Alternating-Access Mechanism in Conformationally Asymmetric Trimers of the Betaine Transporter Betp.Perez, C., Koshy, C., Yildiz, O., Ziegler, C.
(2012) Nature 490: 126
- PubMed: 22940865
- DOI: 10.1038/nature11403
- Primary Citation of Related Structures:
- Also Cited By: 4C7R
- PubMed Abstract:
Betaine and Na(+) symport has been extensively studied in the osmotically regulated transporter BetP from Corynebacterium glutamicum, a member of the betaine/choline/carnitine transporter family, which shares the conserved LeuT-like fold of two inver ...
Betaine and Na(+) symport has been extensively studied in the osmotically regulated transporter BetP from Corynebacterium glutamicum, a member of the betaine/choline/carnitine transporter family, which shares the conserved LeuT-like fold of two inverted structural repeats. BetP adjusts its transport activity by sensing the cytoplasmic K(+) concentration as a measure for hyperosmotic stress via the osmosensing carboxy-terminal domain. BetP needs to be in a trimeric state for communication between individual protomers through several intratrimeric interaction sites. Recently, crystal structures of inward-facing BetP trimers have contributed to our understanding of activity regulation on a molecular level. Here we report new crystal structures, which reveal two conformationally asymmetric BetP trimers, capturing among them three distinct transport states. We observe a total of four new conformations at once: an outward-open apo and an outward-occluded apo state, and two closed transition states--one in complex with betaine and one substrate-free. On the basis of these new structures, we identified local and global conformational changes in BetP that underlie the molecular transport mechanism, which partially resemble structural changes observed in other sodium-coupled LeuT-like fold transporters, but show differences we attribute to the osmolytic nature of betaine, the exclusive substrate specificity and the regulatory properties of BetP.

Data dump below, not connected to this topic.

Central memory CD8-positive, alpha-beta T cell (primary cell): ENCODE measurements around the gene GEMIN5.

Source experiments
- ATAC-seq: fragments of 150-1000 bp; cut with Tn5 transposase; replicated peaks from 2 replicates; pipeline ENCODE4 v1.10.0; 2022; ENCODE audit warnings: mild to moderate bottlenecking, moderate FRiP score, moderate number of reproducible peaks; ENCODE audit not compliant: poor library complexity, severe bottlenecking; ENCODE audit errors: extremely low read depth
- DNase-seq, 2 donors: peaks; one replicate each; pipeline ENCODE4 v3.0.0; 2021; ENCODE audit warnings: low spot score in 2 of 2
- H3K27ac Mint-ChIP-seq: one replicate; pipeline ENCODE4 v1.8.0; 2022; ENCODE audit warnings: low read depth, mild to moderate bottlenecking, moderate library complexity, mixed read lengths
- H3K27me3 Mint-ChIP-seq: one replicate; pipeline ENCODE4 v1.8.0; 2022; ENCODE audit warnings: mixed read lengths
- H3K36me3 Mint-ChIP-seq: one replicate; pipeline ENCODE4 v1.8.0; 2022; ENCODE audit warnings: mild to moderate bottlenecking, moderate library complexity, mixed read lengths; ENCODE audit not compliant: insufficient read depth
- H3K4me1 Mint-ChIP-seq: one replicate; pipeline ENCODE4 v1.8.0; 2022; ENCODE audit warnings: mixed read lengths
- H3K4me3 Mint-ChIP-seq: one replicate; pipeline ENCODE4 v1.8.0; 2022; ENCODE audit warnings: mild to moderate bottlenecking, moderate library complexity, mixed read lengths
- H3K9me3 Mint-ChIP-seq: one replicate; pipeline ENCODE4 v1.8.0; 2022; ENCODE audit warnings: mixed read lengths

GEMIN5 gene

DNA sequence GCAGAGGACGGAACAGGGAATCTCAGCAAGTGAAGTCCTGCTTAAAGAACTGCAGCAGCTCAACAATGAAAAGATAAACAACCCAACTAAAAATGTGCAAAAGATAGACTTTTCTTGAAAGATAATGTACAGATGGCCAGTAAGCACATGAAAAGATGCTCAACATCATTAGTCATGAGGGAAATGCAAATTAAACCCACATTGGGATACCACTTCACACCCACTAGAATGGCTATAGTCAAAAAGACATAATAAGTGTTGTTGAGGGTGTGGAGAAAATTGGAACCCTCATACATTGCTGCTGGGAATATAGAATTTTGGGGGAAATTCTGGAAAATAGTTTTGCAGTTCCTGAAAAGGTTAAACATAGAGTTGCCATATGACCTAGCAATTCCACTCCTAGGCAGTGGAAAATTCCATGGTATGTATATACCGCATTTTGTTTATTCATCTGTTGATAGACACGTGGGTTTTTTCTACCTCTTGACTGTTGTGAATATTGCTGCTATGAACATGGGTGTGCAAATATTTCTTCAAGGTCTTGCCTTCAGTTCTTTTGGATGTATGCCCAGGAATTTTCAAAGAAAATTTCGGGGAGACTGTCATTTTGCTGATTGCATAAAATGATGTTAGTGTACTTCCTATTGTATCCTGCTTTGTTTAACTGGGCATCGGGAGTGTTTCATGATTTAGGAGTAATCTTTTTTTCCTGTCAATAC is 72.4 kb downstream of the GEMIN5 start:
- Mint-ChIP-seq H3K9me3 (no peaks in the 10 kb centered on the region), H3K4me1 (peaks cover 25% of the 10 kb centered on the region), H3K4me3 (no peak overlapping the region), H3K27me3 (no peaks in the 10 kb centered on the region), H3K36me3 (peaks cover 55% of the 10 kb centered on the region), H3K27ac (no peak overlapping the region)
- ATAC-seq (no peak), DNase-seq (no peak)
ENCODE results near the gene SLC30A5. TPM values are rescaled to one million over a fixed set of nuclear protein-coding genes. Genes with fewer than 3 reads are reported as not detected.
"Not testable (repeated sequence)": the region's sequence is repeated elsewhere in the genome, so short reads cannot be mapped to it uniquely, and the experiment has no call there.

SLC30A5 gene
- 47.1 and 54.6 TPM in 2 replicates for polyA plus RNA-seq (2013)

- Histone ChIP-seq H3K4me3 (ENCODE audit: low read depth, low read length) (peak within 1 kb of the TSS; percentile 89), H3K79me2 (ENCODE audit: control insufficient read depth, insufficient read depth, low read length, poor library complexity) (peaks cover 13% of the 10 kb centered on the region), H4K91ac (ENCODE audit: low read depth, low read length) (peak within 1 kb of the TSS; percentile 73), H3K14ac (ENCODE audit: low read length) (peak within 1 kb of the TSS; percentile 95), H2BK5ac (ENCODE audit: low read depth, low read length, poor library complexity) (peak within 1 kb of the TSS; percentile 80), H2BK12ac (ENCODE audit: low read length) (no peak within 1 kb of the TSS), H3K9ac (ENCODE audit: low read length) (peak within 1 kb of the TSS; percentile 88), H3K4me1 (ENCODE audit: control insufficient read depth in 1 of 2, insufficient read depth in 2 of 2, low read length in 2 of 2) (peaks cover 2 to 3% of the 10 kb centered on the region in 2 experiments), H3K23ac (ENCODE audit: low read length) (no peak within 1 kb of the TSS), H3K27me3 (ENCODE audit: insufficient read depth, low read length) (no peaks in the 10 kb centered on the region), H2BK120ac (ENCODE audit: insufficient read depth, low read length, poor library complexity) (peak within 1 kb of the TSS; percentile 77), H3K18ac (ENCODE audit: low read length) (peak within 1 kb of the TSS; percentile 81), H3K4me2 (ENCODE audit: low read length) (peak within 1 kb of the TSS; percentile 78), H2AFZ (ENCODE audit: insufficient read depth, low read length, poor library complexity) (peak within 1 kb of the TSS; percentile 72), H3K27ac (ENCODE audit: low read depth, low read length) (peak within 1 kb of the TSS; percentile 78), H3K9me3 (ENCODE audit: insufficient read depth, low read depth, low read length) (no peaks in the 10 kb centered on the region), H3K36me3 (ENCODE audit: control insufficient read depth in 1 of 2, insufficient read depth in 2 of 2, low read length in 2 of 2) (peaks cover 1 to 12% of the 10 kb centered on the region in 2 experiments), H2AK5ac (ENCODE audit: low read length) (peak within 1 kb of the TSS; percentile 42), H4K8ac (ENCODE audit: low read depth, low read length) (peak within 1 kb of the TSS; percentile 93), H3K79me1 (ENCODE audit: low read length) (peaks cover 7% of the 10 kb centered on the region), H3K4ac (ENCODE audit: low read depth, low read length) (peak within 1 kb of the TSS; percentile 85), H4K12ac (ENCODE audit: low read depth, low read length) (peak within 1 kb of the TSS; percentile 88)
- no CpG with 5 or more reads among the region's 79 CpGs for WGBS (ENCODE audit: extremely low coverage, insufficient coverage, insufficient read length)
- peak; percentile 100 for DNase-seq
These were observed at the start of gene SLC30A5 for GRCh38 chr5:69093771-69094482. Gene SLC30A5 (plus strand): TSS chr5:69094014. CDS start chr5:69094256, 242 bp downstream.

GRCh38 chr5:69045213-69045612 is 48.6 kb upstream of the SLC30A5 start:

Max-Planck Institute of Biophysics, Department of Structural Biology, D-60438 Frankfurt am Main, Germany.